For example, if parties clearly reach an agreement on Dec.
31, 2009, but do not execute a contract formalizing their agreement until Jan.3, 2010, the contract may be dated as of Dec. This is simply the accurate memorialization of a past event, something that is essential to legal practice.
Furthermore, giving the written contract its own date simply reflects the reality of how the contract process unfolded, and it’s always good to have contracts track reality.
If the date of the oral agreement was reached is somehow significant, then mention it in the recitals of the written contract.
Such relation back or forward contravenes no principle of law and is determined by the intent of the parties as deduced from the instrument itself.” As a practical matter, the proper date to put on an agreement is something that corporate counsel is likely to have to make a judgment call on quite often.
This is because documents take time to draft, negotiate and execute.
The first and most important thing to note about the consequences of backdating a document is that it is potentially a criminal offence.
One of the thornier issues which comes up in legal practice from time to time is the backdating of documents.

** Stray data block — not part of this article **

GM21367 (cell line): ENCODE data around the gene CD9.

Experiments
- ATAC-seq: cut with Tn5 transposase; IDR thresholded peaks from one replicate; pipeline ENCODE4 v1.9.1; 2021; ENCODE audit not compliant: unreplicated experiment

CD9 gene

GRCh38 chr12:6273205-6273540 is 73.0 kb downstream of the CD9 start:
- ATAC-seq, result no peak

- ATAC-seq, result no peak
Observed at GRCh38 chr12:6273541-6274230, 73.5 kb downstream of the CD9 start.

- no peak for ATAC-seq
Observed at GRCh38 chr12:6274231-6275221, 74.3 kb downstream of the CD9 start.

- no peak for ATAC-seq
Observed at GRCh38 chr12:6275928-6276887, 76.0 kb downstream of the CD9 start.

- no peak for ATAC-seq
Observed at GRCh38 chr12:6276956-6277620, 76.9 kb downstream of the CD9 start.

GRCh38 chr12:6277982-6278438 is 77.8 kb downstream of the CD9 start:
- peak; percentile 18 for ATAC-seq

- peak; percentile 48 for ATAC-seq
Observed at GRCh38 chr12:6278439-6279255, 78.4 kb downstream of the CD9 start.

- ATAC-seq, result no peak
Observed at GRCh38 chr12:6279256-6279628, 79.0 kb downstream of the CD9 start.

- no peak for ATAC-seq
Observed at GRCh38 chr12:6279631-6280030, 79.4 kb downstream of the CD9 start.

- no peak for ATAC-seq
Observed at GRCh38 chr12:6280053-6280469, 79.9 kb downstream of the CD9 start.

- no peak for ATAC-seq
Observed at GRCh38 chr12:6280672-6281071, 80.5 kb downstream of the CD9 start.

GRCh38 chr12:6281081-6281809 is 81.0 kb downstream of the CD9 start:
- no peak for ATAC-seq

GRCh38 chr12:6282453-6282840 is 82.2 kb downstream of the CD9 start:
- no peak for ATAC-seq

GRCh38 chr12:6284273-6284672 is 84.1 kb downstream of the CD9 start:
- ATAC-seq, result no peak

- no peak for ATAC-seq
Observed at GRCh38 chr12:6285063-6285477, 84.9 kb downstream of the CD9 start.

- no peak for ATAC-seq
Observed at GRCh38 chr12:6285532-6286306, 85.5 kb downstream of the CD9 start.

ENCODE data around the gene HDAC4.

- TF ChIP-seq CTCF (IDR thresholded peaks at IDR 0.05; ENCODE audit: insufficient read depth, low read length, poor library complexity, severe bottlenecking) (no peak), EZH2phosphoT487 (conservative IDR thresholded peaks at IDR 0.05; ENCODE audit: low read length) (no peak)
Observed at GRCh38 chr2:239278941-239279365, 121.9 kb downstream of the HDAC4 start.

Legally speaking, this is something that you should not do – or more accurately, there will only ever rarely be occasions when this is appropriate to do.
Lawyers who were trained in commonwealth jurisdictions may have an ingrained concept that backdating a document is generally improper, if not illegal.
This is reflected in the Linklaters article Execution of Documents: Five Common Questions Answered, which offers the following advice for in-house lawyers: “(i) contracts may only be backdated, absent fraud, in circumstances where an original form has been lost or where terms have been fully agreed but signatures have been left to a later date and (ii) deeds may never be backdated.” Unfortunately, the article offers scant authority, and a search on Google reveals little else on the subject from the commonwealth world.